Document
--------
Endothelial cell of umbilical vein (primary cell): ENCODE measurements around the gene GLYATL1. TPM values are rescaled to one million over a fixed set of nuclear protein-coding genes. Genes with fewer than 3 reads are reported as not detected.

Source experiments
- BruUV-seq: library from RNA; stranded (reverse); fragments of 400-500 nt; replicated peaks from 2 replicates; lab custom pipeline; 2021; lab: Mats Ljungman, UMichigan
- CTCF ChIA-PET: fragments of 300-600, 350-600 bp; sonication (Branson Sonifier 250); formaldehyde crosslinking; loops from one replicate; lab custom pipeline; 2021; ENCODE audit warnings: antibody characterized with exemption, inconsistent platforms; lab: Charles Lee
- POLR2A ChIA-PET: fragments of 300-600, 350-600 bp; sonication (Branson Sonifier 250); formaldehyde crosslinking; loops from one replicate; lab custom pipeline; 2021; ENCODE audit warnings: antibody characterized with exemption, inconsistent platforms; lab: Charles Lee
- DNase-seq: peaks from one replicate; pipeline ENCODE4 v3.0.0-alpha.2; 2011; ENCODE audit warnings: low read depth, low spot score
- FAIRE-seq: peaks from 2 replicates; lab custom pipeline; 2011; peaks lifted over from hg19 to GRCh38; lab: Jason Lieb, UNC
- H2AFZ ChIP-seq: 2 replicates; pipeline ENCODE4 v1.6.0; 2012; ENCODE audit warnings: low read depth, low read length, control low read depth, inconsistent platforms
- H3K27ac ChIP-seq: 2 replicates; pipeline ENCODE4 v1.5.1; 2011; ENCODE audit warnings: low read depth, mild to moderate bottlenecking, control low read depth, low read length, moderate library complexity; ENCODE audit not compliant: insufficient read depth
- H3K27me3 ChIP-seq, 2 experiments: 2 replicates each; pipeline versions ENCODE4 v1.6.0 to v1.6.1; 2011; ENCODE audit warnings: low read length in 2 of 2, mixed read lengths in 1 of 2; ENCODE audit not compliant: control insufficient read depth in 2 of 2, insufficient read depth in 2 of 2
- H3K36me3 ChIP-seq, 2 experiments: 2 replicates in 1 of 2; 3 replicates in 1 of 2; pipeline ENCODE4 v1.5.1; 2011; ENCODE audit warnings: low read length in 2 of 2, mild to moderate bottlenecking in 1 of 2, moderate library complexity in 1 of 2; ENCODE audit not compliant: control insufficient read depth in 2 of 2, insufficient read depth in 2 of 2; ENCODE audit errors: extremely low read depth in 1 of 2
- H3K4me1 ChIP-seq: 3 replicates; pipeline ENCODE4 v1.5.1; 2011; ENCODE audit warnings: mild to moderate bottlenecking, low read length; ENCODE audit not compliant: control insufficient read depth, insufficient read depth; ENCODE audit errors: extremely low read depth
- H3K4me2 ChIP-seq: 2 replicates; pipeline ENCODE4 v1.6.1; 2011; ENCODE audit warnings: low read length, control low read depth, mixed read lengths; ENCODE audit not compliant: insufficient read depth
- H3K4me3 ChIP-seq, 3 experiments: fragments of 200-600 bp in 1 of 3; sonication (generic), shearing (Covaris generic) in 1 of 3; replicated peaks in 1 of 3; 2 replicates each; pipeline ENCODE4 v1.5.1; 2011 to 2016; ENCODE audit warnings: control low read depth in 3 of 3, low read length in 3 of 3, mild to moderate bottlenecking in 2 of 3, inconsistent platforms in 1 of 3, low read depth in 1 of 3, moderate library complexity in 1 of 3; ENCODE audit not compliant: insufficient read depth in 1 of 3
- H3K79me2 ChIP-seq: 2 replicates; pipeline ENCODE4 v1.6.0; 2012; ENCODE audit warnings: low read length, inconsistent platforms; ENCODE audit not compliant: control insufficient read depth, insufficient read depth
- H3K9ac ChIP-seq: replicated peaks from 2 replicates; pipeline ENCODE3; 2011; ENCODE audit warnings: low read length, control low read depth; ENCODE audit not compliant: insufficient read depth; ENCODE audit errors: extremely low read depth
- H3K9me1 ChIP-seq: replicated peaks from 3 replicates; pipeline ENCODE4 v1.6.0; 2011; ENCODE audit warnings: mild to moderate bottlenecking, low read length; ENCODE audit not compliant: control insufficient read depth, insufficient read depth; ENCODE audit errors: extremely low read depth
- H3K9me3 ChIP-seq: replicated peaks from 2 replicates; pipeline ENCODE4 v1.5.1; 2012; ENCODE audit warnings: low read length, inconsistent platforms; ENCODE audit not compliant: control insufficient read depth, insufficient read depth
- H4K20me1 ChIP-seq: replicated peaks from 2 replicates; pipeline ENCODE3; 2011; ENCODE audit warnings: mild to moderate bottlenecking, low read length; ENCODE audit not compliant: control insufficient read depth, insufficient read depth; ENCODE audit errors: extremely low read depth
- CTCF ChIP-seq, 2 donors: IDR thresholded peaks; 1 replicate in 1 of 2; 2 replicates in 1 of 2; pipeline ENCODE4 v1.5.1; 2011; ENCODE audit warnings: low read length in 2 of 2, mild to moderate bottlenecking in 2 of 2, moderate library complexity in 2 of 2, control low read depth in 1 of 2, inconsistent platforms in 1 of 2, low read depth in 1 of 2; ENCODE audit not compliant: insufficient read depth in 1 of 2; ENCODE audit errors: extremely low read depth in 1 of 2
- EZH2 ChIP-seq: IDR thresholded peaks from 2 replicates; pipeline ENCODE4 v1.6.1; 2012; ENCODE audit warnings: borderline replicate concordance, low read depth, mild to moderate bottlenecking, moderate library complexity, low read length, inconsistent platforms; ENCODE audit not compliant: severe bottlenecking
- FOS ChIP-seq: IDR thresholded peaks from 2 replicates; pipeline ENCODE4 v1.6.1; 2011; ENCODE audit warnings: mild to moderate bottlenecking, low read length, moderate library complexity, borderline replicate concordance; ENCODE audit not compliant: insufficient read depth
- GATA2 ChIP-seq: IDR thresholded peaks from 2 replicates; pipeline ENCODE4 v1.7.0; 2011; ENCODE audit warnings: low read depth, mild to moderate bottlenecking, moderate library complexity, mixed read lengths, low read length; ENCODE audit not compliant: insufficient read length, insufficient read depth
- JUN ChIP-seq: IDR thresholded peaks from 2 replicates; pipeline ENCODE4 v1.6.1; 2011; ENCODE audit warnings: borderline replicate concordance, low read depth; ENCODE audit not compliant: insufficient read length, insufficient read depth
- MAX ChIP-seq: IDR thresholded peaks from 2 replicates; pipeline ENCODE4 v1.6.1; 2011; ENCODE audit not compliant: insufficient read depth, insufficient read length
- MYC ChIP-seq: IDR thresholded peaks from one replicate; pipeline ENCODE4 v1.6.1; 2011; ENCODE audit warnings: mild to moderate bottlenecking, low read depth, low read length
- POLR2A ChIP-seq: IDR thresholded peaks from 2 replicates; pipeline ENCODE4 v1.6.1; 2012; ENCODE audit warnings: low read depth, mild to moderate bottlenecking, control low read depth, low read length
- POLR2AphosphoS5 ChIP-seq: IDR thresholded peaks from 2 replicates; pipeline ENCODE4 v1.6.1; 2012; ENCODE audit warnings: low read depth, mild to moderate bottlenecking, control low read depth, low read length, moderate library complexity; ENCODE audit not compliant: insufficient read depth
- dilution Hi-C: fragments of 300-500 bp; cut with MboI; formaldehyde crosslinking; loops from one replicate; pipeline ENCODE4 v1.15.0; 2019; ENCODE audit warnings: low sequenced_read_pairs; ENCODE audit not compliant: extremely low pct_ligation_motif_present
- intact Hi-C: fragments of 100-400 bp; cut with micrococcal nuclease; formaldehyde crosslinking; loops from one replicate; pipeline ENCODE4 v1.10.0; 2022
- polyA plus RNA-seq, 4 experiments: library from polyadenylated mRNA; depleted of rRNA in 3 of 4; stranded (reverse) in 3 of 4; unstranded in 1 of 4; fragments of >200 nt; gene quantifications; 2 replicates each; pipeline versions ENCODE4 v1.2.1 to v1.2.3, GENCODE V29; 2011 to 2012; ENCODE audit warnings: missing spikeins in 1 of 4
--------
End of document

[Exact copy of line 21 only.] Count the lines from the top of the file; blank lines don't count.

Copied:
- EZH2 ChIP-seq: IDR thresholded peaks from 2 replicates; pipeline ENCODE4 v1.6.1; 2012; ENCODE audit warnings: borderline replicate concordance, low read depth, mild to moderate bottlenecking, moderate library complexity, low read length, inconsistent platforms; ENCODE audit not compliant: severe bottlenecking